In Twenty Fifteen Konstantin Obenland gives a vision for a simpler default WordPress theme.
I’m proud to call myself a WordPress contributor yet again with the recent 3.8 “Parker” release. This is an amazing update to the world’s best CMS, with a focus on device support in the refreshed admin interface, better widget and theme administration, a new default theme, and much more.
As with Twenty Twelve and Twenty Thirteen my primary role in the project was launching a new default theme, Twenty Fourteen. This time the goal was a bit different: create a beautiful magazine-style site with WordPress. And launch it before the new year.
Twenty Fourteen started with an all-star team of Takashi Irie (designer) and Konstantin Obenland (lead developer) and we were joined by many contributors in the WordPress community, notably Nick Halsey (aka celloexpressions) who’d contributed to previous default themes and had a big impact again.
As with Twenty Twelve WordCamp contributor days were a big highlight for me during the 3.8 cycle. For 3.8 and Twenty Fourteen kicked things off at WCSF 2013 contributor day and then did a bunch of testing at WordCamp London (see the above photos for beautiful evidence). It was amazing to meet other WordPress contributors in person, work and talk together, and improve the software we love and use daily—people like Joan and Ben. This is why I love being a part of this community!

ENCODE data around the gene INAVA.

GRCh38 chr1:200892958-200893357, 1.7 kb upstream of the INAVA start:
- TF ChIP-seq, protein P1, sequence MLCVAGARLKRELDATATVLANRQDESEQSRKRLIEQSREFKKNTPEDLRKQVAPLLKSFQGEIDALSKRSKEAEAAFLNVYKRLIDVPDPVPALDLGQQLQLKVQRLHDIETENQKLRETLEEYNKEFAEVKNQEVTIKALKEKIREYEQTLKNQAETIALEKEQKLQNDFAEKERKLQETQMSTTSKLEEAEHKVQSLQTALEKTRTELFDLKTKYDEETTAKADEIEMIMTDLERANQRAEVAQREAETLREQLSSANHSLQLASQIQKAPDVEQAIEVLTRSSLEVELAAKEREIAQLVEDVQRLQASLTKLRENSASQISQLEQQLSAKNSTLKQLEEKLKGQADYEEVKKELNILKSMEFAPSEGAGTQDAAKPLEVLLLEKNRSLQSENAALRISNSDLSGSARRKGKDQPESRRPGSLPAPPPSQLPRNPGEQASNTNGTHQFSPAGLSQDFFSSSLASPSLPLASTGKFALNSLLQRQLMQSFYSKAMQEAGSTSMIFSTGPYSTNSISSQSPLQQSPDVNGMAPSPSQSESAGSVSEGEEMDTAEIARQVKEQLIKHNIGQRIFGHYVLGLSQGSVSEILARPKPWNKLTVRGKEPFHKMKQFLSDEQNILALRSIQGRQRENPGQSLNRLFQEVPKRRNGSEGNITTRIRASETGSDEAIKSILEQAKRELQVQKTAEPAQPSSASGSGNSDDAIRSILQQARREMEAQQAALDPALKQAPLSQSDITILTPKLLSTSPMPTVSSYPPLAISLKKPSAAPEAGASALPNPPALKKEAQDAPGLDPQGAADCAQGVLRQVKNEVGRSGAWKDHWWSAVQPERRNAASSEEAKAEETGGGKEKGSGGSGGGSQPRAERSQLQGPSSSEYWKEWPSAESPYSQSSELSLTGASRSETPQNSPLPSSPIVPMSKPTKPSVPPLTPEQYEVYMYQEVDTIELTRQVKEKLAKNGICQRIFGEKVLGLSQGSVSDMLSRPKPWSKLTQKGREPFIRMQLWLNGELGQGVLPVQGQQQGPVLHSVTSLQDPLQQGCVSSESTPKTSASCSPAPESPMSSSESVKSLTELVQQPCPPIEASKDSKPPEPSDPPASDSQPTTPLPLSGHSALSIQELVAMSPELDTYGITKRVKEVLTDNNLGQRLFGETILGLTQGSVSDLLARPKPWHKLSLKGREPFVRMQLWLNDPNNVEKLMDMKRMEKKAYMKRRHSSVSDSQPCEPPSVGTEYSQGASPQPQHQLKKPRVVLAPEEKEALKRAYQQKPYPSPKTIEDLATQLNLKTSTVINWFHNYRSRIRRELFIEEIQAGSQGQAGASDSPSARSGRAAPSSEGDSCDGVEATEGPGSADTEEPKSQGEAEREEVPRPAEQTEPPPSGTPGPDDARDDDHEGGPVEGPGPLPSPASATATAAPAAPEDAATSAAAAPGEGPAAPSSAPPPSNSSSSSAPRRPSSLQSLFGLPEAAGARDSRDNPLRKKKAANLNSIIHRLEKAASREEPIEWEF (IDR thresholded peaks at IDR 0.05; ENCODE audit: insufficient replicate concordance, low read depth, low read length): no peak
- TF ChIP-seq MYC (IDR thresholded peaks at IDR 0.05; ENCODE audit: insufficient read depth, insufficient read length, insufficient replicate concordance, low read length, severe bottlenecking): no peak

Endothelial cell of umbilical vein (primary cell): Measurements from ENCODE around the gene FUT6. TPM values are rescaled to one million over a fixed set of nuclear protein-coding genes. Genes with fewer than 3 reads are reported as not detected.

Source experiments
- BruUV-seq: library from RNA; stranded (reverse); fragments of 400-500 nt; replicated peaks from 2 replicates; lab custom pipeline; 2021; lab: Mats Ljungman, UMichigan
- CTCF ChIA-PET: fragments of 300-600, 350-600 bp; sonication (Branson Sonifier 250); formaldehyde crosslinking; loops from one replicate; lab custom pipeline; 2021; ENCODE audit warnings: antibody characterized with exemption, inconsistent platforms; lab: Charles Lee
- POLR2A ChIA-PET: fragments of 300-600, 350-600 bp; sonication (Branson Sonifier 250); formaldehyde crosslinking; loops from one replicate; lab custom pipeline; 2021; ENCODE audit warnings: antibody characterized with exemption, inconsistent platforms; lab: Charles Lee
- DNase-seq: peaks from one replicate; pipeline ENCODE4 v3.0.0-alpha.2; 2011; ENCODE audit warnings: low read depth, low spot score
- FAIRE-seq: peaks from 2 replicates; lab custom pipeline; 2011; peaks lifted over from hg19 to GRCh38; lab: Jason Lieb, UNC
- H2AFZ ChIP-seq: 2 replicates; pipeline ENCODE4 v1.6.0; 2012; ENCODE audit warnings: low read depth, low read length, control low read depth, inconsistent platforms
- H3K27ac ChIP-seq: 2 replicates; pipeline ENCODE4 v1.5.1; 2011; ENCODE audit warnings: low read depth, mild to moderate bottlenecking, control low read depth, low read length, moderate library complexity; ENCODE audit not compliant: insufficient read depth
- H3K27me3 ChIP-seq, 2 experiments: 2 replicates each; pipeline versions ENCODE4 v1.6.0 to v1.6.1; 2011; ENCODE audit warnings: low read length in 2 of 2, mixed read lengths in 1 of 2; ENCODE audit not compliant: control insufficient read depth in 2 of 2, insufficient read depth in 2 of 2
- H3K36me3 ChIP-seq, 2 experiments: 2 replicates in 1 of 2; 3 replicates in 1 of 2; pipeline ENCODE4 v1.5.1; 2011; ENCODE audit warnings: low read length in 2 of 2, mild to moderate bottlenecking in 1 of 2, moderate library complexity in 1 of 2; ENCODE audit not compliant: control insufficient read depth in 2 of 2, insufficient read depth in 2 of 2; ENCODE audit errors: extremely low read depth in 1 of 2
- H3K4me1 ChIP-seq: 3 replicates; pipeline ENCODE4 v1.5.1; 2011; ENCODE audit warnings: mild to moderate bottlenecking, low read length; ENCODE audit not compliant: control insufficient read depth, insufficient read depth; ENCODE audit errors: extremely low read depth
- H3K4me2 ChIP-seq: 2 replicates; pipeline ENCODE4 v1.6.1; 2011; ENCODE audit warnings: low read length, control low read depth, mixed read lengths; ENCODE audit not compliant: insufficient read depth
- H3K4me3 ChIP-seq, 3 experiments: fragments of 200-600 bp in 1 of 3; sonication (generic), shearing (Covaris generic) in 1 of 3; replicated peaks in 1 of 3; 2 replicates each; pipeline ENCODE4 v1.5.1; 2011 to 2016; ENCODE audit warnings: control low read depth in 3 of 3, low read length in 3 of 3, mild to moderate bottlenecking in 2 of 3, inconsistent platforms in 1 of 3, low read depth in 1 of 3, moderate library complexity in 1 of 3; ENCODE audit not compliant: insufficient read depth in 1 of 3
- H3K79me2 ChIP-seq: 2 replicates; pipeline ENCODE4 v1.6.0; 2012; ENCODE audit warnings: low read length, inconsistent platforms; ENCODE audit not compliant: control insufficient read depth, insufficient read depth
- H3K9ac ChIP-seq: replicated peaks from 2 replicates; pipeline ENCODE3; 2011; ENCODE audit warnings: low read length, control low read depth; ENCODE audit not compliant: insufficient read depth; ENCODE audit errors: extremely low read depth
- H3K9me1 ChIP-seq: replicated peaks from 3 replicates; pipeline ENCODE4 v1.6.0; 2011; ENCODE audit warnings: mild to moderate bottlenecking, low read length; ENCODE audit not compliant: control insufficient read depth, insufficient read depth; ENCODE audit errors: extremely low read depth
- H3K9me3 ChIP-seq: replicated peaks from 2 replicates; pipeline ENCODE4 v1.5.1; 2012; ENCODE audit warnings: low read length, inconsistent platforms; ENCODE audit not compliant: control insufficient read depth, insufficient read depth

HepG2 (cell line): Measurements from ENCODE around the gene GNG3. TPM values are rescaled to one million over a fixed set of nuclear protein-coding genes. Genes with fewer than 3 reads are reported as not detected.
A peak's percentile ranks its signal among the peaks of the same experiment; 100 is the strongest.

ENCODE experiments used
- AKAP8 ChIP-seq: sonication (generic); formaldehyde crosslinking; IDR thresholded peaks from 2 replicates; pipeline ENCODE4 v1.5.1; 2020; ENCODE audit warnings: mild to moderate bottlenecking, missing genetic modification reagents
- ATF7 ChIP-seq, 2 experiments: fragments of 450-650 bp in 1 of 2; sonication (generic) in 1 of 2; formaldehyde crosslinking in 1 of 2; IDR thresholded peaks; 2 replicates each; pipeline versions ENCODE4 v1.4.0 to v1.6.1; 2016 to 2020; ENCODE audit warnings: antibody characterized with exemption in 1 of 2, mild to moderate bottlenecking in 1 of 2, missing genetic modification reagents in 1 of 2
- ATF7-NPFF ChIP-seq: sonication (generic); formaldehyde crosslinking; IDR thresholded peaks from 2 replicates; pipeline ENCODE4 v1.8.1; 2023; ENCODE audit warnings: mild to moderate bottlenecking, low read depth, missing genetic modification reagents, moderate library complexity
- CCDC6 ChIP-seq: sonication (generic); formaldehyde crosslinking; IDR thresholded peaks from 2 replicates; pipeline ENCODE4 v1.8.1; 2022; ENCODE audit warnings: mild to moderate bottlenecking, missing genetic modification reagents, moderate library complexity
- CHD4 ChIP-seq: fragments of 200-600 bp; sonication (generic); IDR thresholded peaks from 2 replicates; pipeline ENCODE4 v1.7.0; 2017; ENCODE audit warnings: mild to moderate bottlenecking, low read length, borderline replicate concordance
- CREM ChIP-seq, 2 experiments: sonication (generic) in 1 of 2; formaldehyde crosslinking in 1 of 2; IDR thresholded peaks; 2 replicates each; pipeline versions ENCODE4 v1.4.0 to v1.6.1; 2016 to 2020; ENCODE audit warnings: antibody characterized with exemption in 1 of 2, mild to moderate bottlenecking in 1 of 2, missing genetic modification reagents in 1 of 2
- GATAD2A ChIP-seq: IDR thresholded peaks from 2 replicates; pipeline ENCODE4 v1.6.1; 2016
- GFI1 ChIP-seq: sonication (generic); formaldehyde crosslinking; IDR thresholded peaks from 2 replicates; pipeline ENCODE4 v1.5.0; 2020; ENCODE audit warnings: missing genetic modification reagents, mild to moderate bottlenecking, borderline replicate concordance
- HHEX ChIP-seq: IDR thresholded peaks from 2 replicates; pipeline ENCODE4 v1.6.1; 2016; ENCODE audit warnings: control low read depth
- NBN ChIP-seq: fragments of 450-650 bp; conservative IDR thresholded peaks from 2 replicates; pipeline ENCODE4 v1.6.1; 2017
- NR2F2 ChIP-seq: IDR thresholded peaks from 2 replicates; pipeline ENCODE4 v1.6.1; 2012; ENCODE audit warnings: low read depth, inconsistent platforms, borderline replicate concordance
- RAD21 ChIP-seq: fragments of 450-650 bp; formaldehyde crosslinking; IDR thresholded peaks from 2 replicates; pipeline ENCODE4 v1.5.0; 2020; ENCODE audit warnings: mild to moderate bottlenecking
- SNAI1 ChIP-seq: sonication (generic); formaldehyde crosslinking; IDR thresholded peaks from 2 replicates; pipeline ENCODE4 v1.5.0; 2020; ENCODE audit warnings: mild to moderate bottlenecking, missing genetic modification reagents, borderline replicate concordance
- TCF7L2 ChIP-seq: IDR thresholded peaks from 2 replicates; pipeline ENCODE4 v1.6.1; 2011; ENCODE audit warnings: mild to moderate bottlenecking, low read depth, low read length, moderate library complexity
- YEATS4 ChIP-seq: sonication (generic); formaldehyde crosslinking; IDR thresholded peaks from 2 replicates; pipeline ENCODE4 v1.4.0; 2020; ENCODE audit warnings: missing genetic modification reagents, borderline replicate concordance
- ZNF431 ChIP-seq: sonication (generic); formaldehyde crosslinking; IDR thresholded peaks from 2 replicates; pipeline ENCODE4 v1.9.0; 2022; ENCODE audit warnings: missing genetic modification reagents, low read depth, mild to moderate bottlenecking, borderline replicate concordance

More about Twenty Fourteen:
– Twenty Fourteen demo site to see it in action.
– Takashi’s recap and the design decisions for Further (the predecessor to Twenty Fourteen).
– The Fourteen Colors plugin by Nick Halsey in case you’d like to customize the look a bit more.
– Background post on WPTavern: WordPress 3.8 – Taking The Default Theme Further.
– The philosophy behind default WordPress themes—and why they are named after the year (Twenty Twelve, Thirteen, Fourteen… ): Why Default Themes Change Each Year.
Enjoy, and happy new year.
Food for thought: Why Isn’t Open Source A Gateway For Coders Of Color?. (Via my wife, Erin.)